Using integrated assessment models, we calculate the economic value of the extraordinary decline in emissions from US power plants. Annual local and global air pollution damages fell from 245 to 133 billion USD over 2010–2017. Decomposition shows changes in emission rates and generation shares among coal and gas plants account for more of this decline than changes in renewable generation, electricity consumption, and damage valuations. Econometrically estimated marginal damages declined in the East from 8.6 to 6 cents per kWh. Marginal damages increased slightly in the West and Texas. These estimates indicate electric vehicles are now cleaner on average than gasoline vehicles.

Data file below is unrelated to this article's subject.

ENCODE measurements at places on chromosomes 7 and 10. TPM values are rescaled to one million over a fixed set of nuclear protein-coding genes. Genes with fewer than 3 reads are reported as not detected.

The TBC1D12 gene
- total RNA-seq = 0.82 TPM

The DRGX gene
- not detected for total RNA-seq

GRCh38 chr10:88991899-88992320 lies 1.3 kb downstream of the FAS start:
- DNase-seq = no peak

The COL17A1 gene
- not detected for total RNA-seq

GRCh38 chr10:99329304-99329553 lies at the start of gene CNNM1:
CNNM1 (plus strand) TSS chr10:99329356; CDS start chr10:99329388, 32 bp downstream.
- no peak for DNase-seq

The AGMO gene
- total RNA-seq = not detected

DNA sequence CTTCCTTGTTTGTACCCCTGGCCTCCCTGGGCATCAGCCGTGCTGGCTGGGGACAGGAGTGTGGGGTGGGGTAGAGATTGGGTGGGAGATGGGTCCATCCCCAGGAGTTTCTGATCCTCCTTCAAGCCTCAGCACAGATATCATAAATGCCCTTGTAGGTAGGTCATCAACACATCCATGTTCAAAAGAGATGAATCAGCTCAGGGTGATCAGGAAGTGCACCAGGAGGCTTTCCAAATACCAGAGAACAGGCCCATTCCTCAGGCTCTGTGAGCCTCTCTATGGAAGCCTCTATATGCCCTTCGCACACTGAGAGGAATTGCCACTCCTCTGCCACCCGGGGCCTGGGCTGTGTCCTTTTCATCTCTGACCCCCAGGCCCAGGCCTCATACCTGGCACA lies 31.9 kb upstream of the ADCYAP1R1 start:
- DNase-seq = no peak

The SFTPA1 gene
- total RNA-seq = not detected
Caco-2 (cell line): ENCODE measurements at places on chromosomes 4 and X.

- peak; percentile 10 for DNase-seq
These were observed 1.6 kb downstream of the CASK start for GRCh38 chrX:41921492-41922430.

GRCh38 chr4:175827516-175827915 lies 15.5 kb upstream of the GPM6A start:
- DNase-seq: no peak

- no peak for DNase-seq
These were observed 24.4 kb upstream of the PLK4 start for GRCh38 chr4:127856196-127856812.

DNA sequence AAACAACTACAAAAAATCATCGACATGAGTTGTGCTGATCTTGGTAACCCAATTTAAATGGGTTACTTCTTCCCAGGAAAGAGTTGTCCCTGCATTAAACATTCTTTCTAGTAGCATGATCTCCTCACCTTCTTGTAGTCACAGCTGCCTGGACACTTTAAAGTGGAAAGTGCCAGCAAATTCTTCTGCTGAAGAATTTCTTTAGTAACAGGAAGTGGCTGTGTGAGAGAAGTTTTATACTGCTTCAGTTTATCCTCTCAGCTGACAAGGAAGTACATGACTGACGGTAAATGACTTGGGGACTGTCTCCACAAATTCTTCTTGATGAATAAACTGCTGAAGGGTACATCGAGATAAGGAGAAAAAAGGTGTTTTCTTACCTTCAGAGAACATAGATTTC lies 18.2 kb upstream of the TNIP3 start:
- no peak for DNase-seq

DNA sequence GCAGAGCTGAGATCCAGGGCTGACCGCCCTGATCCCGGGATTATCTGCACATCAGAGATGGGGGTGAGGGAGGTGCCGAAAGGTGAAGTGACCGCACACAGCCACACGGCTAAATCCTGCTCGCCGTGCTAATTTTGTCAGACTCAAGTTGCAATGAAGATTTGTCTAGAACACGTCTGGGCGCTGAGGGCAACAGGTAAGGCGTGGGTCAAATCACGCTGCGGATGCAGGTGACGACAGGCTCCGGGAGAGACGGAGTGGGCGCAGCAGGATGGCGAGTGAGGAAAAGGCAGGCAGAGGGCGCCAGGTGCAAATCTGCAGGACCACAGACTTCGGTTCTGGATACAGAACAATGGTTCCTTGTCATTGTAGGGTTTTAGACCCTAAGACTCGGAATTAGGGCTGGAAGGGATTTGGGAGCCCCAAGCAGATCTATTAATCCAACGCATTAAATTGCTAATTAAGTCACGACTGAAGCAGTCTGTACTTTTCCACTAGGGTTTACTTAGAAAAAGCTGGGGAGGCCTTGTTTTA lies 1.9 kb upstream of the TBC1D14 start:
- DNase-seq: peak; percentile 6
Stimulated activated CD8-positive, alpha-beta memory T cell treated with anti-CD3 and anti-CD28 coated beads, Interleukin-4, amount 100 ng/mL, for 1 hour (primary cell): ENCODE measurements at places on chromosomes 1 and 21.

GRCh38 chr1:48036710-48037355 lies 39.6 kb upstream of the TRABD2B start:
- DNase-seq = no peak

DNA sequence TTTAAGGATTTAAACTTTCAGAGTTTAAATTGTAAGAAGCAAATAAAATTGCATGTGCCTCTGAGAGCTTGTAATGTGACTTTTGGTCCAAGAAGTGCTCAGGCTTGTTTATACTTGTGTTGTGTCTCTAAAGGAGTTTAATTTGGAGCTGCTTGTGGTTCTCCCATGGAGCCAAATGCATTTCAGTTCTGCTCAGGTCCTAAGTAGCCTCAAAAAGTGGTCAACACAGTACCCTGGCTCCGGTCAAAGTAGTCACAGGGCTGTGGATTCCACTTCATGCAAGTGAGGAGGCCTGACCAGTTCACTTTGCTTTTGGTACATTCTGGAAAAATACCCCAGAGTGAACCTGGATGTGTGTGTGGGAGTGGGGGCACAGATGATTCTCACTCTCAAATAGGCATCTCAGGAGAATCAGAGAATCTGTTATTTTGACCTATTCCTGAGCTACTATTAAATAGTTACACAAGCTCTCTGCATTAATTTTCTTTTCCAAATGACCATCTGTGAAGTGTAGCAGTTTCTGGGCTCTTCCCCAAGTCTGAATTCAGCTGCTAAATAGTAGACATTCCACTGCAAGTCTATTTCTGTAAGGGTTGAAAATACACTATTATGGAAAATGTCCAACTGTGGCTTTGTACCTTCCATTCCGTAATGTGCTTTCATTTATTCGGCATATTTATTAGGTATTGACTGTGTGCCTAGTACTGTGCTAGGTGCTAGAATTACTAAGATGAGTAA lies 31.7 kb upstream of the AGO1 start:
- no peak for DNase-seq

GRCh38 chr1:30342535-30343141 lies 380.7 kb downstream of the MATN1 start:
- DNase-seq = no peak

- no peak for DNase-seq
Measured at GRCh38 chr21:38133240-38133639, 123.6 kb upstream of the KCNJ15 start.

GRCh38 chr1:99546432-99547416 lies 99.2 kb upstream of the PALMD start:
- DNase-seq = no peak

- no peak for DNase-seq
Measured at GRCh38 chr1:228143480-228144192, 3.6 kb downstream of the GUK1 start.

Holland, Stephen P., Erin T. Mansur, Nicholas Z. Muller, and Andrew J. Yates.
"Decompositions and Policy Consequences of an Extraordinary Decline in Air Pollution from Electricity Generation."
American Economic Journal: Economic Policy,
Taxation and Subsidies: Externalities; Redistributive Effects; Environmental Taxes and Subsidies
Air Pollution; Water Pollution; Noise; Hazardous Waste; Solid Waste; Recycling
Environmental Economics: Government Policy